Artese claims that the flesh-bond plot in The Merchant of Venice resembles a folktale known as “A Pound of Flesh” (325). Artese supports his supposition with background context and parallels between the two story lines. Literary versions of the pound of flesh story circulated during the sixteenth century and were collected since the nineteenth century because of the plot’s longevity and populairity Shakespeare would have been familiar with pound of flesh stories (326). Human commodification is a central issue in both The Merchant of Venice and the folktale. When Portia states that Shylock cannot extract a drop of blood from Antonio and take no less or no more than an exact pound, this also alludes to the pound of flesh storyline (330-331). After establishing that The Merchant of Venice’s plot is based off of the pound of flesh storyline, the author explains that it was important for Shakespeare to use this specific plot because it shows the power dynamics between the Venetian Christian and the Jew.
The Tempest by William Shakespeare was introduced during King James I’s time of power, in 1611. Although it was not then acknowledged as post-colonial work, it is evident now that post-colonial elements are present throughout the entire play. There are many events that occurred during Shakespeare’s time that are thought to be the inspiration of the play. Henry David Gray, in his essay The Sources of The Tempest said “it had been Shakespeare’s unvarying custom for many years to dramatize some story which had already been told, it is customary to suppose that he did not invent even the very slight plot about which The Tempest is built.” The discovery of Roanoke in 1584 ignited the period of colonization. Although this mission failed, Jamestown had been established in Virginia and the Sea Adventure was headed for the shores of the New World. During this trip, the Sea Adventure was shipwrecked off the coast of Bermuda. It is possible that this event had inspired Shakespeare in the writing of The Tempest.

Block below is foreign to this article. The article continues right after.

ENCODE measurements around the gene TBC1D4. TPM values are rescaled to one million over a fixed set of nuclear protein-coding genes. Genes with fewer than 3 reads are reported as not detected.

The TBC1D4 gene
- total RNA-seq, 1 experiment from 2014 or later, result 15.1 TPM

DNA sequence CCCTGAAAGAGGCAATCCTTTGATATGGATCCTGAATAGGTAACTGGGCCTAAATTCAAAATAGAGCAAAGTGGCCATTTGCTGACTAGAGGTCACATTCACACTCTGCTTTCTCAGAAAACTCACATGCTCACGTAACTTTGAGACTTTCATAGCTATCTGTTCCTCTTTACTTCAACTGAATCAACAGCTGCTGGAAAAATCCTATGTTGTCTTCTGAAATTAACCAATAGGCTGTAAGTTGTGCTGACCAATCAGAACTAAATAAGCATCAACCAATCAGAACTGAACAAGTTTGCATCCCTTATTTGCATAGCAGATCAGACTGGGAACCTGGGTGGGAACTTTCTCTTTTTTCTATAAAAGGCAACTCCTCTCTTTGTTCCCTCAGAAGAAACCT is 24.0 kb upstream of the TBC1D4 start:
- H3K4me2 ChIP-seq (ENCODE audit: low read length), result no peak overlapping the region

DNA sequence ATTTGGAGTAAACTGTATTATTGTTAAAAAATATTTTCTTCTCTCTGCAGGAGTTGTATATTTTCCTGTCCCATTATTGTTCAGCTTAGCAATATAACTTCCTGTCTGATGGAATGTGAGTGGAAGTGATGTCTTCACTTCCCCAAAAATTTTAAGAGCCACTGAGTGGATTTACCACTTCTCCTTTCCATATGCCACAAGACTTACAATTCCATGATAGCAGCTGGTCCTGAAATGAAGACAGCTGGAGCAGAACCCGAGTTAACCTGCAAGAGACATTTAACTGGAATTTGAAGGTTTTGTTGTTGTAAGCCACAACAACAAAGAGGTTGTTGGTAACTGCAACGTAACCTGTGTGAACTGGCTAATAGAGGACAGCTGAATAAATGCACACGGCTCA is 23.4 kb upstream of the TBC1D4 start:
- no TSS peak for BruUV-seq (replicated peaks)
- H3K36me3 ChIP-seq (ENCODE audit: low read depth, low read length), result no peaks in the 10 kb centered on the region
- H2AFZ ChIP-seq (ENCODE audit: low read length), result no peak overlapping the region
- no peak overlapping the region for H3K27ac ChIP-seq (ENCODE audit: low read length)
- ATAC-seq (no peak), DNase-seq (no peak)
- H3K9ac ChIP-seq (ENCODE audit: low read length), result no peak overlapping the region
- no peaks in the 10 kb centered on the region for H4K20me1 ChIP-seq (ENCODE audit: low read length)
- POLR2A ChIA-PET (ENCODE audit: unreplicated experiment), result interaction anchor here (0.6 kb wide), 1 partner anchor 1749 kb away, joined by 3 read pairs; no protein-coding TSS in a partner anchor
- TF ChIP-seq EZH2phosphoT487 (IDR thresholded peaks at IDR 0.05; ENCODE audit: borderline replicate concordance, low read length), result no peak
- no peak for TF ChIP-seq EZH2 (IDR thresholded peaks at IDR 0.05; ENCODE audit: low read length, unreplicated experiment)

The Merchant of Venice offers another unique perspective on crossdressing as it existed on the English Renaissance stage. Howard suggests that Portia’s crossdressing is “more disruptive than Viola’s” (Howard, p. 433) because Portia herself was an unruly woman to begin with. Portia has become the master of her own destiny with the passing of her father, for she is referred to as the Lord of Belmont now that no man exists to fill such a role. What remains of the patriarchal authority, particularly the casket trial by which Portia’s future husband must be chosen, is even subverted by Portia’s ability to guide her suitors to a proper or incorrect choice. Her seemingly innate guile and resourcefulness set the stage for her entry into the male arena and the inversion created by her crossdressing (Newman, pp. 26-28).